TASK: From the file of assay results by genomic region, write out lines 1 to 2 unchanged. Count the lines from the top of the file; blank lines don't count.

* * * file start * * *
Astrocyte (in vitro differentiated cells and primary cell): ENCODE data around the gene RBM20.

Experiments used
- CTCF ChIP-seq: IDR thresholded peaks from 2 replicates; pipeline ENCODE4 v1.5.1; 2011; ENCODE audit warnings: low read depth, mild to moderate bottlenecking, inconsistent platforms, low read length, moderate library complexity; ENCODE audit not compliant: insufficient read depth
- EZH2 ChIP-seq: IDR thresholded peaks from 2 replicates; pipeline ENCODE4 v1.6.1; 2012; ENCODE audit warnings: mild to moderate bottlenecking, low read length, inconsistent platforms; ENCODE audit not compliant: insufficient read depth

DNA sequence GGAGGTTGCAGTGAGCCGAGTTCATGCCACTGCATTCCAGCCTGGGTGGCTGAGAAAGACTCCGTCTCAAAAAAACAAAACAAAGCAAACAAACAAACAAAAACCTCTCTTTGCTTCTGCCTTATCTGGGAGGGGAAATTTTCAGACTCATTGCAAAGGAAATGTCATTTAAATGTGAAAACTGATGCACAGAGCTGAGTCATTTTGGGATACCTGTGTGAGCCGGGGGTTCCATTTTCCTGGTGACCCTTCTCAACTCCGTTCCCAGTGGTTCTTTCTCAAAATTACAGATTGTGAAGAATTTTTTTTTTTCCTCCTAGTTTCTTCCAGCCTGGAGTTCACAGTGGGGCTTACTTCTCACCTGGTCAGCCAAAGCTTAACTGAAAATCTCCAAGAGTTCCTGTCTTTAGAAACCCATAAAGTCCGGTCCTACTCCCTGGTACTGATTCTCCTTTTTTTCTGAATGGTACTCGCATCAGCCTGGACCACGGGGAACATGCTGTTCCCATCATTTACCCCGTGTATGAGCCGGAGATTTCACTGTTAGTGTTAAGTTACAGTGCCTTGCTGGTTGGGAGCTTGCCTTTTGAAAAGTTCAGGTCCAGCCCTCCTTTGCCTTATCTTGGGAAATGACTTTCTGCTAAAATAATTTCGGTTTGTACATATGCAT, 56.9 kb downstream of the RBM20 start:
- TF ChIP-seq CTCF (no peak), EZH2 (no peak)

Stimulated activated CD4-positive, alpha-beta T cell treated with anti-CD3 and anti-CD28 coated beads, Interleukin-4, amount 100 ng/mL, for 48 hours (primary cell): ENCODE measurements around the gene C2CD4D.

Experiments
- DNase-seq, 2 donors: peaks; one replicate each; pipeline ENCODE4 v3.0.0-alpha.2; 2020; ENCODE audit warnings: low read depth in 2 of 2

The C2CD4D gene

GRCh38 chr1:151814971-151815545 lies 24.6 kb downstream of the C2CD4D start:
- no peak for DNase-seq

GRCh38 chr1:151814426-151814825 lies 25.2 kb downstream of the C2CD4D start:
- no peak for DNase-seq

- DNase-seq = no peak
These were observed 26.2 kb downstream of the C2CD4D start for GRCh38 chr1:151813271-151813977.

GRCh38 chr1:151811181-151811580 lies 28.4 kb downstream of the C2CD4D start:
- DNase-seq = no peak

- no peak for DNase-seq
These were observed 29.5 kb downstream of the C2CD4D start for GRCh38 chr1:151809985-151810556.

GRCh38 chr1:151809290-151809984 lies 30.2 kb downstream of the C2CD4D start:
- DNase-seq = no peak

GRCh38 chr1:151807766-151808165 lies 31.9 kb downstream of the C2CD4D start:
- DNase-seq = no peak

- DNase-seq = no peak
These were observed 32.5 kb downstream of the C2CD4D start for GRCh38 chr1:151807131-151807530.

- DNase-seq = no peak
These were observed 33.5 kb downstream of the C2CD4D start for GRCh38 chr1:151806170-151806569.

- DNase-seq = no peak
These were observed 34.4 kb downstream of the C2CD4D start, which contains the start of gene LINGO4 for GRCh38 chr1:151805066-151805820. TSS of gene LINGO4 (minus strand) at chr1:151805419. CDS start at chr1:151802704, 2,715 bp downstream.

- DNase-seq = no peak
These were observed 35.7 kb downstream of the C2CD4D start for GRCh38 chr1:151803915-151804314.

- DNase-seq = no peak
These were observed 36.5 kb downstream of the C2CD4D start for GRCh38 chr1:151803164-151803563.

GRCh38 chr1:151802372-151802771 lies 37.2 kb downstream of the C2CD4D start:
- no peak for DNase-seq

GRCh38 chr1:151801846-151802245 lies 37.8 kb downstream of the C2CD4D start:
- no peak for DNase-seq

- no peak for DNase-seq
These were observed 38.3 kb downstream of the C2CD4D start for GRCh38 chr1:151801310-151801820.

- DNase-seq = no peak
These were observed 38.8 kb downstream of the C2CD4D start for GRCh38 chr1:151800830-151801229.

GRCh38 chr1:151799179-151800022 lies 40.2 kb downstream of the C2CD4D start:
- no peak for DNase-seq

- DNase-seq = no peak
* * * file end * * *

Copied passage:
Astrocyte (in vitro differentiated cells and primary cell): ENCODE data around the gene RBM20.

Experiments used